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The next discussion we need to have: Caring for seniors

Yuri Arcurs/Getty Images/Hemera

We asked, you voted: what are the next eight discussions Canada needs to have?

We held a live discussion Thursday, Dec. 9 at 12 p.m. ET on one of your top choices: Caring for seniors.

What are the challenges we face as Canada's senior population grows? There is a widespread belief that an aging population will bankrupt the health system, but what is the evidence? Does Canada have the resources to cope properly?

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Globe and Mail public health reporter André Picard joined the discussion, along with our guest Susan Eng.

Mr. Picard has written extensively about senior care and has authored three best-selling health and policy books. He is widely acclaimed for his reporting and writing.

Ms. Eng is Vice President of Advocacy for CARP, a national organization committed to advocating for social change that will bring financial security, equitable access to health care and freedom from discrimination for all Canadians as they age.

Below is a transcript of Thursday's live chat:

Natalie Stechyson: Welcome to today's live chat on caring for seniors - the second topic in an eight-part series on the next discussions you think Canada needs to have. I'm Natalie Stechyson - one of The Globe's online editors. I'll be hosting today's chat with André Picard and Susan Eng. We'll be getting under way momentarily. In the meantime, please start submitting your questions.

Susan Eng - CARP: Hello

Natalie Stechyson: Hi Susan, thanks for joining us.

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André Picard: Hi. I'm happy to join the discussion today and look forward to the questions and comments.

Natalie Stechyson: Hi André. Let's get started. We read over and over that Baby Boomers are going to bankrupt the health system. Is this inevitable?

Susan Eng - CARP: Canadians are indeed aging and the challenge is to do things better and smarter - not to keep doing the same things but now with resentment. The healthcare budget will continue to grow exponentially - but not because the population is aging. People are living longer but also healthier lives. Everyone is using the healthcare system more and the treatments are much more costly. The Health Council of Canada, which actually analyzes healthcare spending, declares that "The persistent belief that our aging population will overwhelm the health care system is a myth" The smarter options are right in front of us if we can look past the blinding presumptions. We can stop wasting untold billions on outmoded methods of healthcare delivery and get going on primary health teams, electronic health records, better home care and support for family caregivers. CARP argues that if aging at home is properly funded and supported, with the potential to lever the contribution of family caregivers, there is the potential to divert massive amounts of demand from the health care budgets - leaving more money to build the long term care beds for those who need them.

Natalie Stechyson: Thanks, Susan.

Natalie Stechyson: What do you think, André?

André Picard: The greatest cost driver in our health system is increased utilization - not aging. Costs for treating the sickest of the sick have remained pretty constant but we spend a lot of money on treatments for people of all ages who are healthy.

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Natalie Stechyson: We have a few reader comments now .

Comment From Ken Collier: Studies I've seen from BC and Alberta, plus Andre Picard's recent column in G&M show seniors are not the big pressure on the health system sometimes portrayed. Are there other studies from Canada or other countries that are the same, similar or different?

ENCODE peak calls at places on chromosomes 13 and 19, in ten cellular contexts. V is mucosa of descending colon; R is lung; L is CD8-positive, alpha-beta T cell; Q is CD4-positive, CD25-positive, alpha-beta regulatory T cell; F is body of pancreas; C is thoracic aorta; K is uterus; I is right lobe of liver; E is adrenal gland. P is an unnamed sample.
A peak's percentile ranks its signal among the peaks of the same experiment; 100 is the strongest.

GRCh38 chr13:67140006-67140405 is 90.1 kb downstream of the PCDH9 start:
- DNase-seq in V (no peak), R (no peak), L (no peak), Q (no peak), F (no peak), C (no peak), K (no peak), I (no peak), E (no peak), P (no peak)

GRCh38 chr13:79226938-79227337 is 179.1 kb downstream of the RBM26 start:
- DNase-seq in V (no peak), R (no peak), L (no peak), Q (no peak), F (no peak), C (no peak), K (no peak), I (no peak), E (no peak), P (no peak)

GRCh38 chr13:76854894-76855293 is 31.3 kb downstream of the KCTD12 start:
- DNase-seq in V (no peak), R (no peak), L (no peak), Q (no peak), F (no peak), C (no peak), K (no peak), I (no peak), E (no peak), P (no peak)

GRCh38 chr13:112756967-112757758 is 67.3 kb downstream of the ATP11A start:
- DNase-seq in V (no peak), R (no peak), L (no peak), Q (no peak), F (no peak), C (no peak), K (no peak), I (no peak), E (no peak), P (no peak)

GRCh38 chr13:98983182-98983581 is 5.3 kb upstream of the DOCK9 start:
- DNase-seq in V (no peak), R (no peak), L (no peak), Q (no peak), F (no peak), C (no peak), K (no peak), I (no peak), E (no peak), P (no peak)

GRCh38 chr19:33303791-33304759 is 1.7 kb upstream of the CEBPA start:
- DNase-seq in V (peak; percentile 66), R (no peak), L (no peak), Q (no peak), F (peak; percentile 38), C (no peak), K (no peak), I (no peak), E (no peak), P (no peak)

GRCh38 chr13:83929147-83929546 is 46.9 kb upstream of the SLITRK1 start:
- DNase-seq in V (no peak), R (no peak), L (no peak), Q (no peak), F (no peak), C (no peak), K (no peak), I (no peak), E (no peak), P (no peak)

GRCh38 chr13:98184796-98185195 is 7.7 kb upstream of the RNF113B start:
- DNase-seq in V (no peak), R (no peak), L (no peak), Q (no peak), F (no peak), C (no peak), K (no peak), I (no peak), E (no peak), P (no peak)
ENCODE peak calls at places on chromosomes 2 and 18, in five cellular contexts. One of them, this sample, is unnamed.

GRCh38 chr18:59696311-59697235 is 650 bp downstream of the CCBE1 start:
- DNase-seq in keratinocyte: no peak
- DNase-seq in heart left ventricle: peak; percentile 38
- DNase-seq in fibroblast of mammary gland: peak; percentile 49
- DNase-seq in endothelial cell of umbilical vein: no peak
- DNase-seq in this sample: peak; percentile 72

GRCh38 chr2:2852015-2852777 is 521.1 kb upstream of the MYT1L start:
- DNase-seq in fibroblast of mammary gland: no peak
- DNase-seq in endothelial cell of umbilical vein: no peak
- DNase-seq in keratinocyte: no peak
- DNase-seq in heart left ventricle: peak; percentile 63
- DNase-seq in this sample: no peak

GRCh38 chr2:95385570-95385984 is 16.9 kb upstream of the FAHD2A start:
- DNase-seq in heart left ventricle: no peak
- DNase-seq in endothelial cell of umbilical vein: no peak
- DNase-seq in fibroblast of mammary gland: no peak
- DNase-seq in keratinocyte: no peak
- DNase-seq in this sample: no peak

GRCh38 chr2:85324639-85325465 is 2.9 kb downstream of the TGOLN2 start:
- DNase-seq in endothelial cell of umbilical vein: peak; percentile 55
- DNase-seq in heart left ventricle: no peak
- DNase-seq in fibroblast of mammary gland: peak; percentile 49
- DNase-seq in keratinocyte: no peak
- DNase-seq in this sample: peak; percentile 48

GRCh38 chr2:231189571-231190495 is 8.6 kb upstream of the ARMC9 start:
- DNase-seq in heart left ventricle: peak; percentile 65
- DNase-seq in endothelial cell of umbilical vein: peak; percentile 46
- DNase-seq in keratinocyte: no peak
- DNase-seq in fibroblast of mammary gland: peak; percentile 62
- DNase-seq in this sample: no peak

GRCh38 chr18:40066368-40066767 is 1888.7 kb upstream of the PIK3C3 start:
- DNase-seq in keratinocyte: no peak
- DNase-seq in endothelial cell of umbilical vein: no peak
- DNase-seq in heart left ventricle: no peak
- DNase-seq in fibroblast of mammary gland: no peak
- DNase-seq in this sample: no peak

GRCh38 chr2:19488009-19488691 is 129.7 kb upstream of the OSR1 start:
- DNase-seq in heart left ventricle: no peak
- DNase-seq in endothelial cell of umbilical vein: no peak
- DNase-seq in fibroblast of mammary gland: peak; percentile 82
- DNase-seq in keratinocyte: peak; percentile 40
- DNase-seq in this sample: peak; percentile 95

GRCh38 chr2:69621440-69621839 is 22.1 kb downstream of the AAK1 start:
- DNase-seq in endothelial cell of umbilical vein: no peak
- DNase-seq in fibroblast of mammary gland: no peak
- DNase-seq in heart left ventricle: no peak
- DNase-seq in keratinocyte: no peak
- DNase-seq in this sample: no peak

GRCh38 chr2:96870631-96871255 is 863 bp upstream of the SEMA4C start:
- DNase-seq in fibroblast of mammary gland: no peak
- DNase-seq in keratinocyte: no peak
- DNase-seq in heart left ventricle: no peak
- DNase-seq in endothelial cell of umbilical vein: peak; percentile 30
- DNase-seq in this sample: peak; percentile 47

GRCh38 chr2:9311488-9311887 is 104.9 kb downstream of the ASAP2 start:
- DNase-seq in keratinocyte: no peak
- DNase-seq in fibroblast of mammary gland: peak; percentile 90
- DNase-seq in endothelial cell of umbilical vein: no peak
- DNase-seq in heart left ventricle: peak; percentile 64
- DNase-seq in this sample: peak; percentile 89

André Picard: The research is similar around the world - particularly from countries like the UK that are a little "older" than Canada. I think a lot of the confusion stems from the fact that the data show that the biggest healthcare costs are in the last few weeks of life -- and most people who die are elderly.

Susan Eng - CARP: There are a lot of expert reports - including recently the Parliamentary Budget Office which repeated that the rising health care costs are due to the price of treatments and more people, as Andre says, taking them up - all the case of prevention and self reliance -which in itself is not a bad thing But it is easier for politicians who do not have the political will to make structural changes - something they can do - to blame rising health costs on the aging population. Something they can't do anything about.

Natalie Stechyson: Is caring for family members at home a possible solution to health care costs?

Susan Eng - CARP: CARP argues that if aging at home is properly funded and supported, with the potential to lever the contribution of family caregivers, there is the potential to divert massive amounts of demand from the health care budgets - leaving more money to build the long term care beds for those who need them. This requires political will - the vision was already provided in the Romanov reports - but the funding pursuant to his health care accords is coming up for renewal. How willing are people to hold their politicians' feet to the fire to get the change we need? money has in fact been spent but we are still waiting for demonstrable results - as outlined in the recent Ontario auditor general's report

André Picard: I agree with Susan. Aging at home is what most people want, and our system should be built to facilitate that choice. If done properly, it's not necessarily a cost-saving measure, but it is more humane and results in better care. But aging at home is not just about homecare; it requires a broad range of social policies, from flexible work policies for caregivers through to decent public transit and clean sidewalks for seniors living in the community.